In the UK, compared with people 50 years and older, the youngest men had a 23-57% higher risk of developing depression, and the youngest women had between a 20-55% higher risk than the older cohort with type 2 diabetes.
In the US, younger men with type 2 diabetes faced an increased risk of developing depression by between 5-17% and the women faced an increased risk of between 8-37%, compared to the older cohort.
This research is coming to light at a time when mental health is at an all-time low. In our current COVID-19 world, substance abuse and suicidal ideation are increasing, and access to mental health resources and health insurance coverage is growing ever more evasive. Fewer than 1 in 3 youth with severe clinical depression receive consistent mental health care, and over 60% of do not receive any mental health treatment at all. Add to that a type 2 diabetes diagnosis, and you have a recipe for a healthcare disaster.
Why might younger people with T2D be more depressed?
This is just one study, and more research is definitely needed, but it hints at a larger trend: the longer one lives with diabetes, the more likely they are to suffer from physical, mental, and emotional complications from diabetes.
When focusing on type 2 diabetes in particular, being diagnosed at a younger age may simply be more difficult to bear, when many of one’s peers may not be facing the same physical and emotional struggles so early in life.
As mentioned above, people with diabetes suffer from depression much more often than the general population, and new research shows that the younger you’re diagnosed with type 2 diabetes, the higher the likelihood of having depression.
People who are diagnosed with type 2 diabetes under the age of 40 have a significantly higher risk of developing depression even compared to those with “usual-onset” type 2 diabetes (which is a diagnosis after the age of 40), with similar risks in people both with and without other comorbidities at the times of their type 2 diabetes diagnosis.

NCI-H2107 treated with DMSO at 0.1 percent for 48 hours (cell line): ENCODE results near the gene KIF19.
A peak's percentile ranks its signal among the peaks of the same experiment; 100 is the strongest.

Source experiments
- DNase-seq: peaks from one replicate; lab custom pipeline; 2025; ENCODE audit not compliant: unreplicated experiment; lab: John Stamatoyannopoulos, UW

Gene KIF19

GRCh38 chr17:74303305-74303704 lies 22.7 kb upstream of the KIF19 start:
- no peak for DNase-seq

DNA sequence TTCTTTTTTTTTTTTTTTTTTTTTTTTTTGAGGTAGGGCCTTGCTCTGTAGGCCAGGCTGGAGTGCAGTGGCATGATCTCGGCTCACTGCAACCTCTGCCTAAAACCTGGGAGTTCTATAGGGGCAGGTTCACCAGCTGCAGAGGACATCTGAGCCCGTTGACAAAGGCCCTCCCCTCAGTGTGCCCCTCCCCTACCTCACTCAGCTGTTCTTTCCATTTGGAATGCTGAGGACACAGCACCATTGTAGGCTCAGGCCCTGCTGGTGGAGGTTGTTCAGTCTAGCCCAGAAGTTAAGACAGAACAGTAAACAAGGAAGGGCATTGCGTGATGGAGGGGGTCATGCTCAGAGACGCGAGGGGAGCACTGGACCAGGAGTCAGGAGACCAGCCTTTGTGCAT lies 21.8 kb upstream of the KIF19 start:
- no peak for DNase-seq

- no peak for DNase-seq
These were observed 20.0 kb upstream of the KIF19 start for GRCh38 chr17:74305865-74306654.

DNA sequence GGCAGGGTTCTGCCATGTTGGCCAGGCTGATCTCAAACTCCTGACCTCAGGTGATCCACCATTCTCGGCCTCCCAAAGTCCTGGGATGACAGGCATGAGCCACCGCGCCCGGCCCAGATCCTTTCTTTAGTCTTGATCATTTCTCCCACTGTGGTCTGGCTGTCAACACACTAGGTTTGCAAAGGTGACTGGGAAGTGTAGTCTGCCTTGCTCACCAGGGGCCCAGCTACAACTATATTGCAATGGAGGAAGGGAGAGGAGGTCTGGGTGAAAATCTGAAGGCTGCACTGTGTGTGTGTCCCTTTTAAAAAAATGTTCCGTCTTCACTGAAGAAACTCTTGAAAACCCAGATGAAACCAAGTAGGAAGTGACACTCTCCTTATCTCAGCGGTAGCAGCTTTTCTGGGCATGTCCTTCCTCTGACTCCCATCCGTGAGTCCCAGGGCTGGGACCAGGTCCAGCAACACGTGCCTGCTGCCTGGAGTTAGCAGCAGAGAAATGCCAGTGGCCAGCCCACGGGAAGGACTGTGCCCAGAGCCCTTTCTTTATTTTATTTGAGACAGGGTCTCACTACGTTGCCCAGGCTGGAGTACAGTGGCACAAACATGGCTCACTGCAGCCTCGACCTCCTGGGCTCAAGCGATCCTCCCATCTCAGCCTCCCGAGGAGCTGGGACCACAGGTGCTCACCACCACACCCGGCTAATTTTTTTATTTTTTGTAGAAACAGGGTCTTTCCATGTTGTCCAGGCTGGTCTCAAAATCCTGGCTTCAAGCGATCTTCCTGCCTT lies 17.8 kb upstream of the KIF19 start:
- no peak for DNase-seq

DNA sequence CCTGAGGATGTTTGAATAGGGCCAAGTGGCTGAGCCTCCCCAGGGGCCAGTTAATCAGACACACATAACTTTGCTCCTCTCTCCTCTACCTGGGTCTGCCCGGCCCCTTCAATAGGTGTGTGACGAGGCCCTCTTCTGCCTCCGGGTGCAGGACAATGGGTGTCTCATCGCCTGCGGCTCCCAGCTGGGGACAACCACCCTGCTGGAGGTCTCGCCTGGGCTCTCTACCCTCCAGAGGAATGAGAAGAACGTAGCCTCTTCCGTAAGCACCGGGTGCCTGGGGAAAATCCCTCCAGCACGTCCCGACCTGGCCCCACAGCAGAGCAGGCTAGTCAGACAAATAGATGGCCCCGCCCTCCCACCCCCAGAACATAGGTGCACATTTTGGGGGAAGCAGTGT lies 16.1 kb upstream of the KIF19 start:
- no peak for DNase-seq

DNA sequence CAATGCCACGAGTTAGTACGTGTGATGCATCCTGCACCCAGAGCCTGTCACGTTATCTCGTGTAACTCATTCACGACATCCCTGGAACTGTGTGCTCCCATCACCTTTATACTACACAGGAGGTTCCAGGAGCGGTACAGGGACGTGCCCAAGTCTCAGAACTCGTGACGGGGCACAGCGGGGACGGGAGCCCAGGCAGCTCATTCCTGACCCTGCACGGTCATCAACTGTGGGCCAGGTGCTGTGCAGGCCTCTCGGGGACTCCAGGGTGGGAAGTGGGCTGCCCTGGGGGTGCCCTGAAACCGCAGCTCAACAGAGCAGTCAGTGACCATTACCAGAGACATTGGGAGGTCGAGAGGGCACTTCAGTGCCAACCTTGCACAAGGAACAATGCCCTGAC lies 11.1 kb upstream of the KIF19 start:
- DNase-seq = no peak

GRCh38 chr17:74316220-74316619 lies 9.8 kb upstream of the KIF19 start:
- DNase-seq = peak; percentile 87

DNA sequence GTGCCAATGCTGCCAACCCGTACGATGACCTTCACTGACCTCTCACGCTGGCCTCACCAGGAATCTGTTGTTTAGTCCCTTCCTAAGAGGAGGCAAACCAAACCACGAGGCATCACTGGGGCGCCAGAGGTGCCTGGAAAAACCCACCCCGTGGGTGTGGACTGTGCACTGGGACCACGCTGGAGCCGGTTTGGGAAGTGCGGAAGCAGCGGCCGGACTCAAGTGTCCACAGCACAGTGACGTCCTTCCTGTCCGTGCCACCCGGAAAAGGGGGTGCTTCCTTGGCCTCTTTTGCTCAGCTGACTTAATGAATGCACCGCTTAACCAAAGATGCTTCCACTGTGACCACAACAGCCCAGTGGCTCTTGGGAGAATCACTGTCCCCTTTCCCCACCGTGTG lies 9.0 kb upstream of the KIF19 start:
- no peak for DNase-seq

The causes of this are unclear, but contributing factors may include living with the stigma of type 2 diabetes, the high costs of the disease, the mental toll of living with a chronic disease for a larger portion of your life, and the general hardship of living in society with a chronic illness.
It would be ideal to have doctors and other providers regularly screen for depression in people with all types of diabetes, and especially in those with type 2 diabetes who were diagnosed before the age of 40.
If you or someone you know lives with type 2 diabetes, all is not lost! There are resources available that can help.
The American Diabetes Association has a great tool for finding a mental health provider near you, or you can always talk with your doctor for their thoughts and recommendations.
Additionally, the National Alliance on Mental Illness (NAMI) organizes the work of different local affiliates, to offer support for and raise awareness about mental illness. You can call their helplines to be connected with resources near you. NAMI also helps family members and loved ones of people who are struggling with mental illness, including depression.
Finally, finding and cultivating a community of people who are having similar life experiences can be extremely affirming, and those positive interactions can have lasting effects on mental health.